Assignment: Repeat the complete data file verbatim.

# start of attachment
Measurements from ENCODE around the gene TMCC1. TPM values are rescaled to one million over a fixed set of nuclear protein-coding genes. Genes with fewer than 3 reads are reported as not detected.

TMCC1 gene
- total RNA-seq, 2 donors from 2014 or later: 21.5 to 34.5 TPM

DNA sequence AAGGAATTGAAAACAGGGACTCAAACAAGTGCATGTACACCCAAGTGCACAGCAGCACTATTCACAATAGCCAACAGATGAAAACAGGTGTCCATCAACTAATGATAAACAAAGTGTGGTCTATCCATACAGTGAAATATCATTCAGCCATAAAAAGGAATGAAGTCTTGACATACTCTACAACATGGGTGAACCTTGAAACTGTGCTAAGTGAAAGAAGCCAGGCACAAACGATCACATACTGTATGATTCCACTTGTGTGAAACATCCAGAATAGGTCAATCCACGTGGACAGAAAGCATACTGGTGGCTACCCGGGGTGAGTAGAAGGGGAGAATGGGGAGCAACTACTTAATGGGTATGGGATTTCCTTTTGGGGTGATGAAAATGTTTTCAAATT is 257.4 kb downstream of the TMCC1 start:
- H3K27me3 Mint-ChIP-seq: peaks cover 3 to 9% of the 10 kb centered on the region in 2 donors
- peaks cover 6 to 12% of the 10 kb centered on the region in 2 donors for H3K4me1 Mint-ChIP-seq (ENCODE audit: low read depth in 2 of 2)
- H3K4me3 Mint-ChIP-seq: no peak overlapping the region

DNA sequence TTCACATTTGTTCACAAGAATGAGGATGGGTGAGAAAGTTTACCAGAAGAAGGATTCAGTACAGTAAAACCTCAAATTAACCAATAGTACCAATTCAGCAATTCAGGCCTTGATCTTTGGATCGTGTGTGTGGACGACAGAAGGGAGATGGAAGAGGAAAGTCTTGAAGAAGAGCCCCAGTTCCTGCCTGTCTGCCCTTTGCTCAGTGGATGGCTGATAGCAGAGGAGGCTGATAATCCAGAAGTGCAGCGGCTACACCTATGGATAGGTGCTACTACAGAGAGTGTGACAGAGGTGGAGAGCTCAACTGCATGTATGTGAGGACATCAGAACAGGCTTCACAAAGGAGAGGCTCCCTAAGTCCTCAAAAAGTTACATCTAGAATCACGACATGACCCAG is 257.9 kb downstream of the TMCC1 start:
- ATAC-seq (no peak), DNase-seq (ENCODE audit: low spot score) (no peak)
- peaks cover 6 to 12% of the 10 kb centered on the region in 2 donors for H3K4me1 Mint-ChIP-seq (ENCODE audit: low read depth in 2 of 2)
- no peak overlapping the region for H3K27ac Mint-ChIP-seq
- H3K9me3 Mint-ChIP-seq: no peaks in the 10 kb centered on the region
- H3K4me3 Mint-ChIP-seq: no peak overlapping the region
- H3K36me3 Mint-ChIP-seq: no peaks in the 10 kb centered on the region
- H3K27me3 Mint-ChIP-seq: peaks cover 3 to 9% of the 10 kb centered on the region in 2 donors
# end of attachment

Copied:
Measurements from ENCODE around the gene TMCC1. TPM values are rescaled to one million over a fixed set of nuclear protein-coding genes. Genes with fewer than 3 reads are reported as not detected.

TMCC1 gene
- total RNA-seq, 2 donors from 2014 or later: 21.5 to 34.5 TPM

DNA sequence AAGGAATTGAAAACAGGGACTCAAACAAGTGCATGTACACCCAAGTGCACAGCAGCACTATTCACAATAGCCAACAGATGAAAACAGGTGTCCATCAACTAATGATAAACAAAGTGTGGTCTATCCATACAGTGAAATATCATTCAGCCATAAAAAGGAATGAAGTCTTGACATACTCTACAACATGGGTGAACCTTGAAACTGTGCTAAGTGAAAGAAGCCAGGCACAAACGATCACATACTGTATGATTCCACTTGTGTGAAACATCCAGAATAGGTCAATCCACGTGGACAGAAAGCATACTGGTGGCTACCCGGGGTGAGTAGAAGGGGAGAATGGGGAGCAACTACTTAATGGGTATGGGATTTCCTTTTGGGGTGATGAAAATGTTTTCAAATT is 257.4 kb downstream of the TMCC1 start:
- H3K27me3 Mint-ChIP-seq: peaks cover 3 to 9% of the 10 kb centered on the region in 2 donors
- peaks cover 6 to 12% of the 10 kb centered on the region in 2 donors for H3K4me1 Mint-ChIP-seq (ENCODE audit: low read depth in 2 of 2)
- H3K4me3 Mint-ChIP-seq: no peak overlapping the region

DNA sequence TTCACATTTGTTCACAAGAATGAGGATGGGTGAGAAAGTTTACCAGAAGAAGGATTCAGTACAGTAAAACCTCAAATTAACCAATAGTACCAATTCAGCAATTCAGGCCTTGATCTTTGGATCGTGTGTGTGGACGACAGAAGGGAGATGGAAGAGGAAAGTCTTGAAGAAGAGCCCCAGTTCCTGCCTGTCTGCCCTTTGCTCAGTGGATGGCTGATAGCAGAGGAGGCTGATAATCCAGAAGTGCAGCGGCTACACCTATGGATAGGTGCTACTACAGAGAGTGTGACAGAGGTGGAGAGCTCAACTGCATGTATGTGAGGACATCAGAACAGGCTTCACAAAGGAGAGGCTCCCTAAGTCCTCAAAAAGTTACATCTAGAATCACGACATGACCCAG is 257.9 kb downstream of the TMCC1 start:
- ATAC-seq (no peak), DNase-seq (ENCODE audit: low spot score) (no peak)
- peaks cover 6 to 12% of the 10 kb centered on the region in 2 donors for H3K4me1 Mint-ChIP-seq (ENCODE audit: low read depth in 2 of 2)
- no peak overlapping the region for H3K27ac Mint-ChIP-seq
- H3K9me3 Mint-ChIP-seq: no peaks in the 10 kb centered on the region
- H3K4me3 Mint-ChIP-seq: no peak overlapping the region
- H3K36me3 Mint-ChIP-seq: no peaks in the 10 kb centered on the region
- H3K27me3 Mint-ChIP-seq: peaks cover 3 to 9% of the 10 kb centered on the region in 2 donors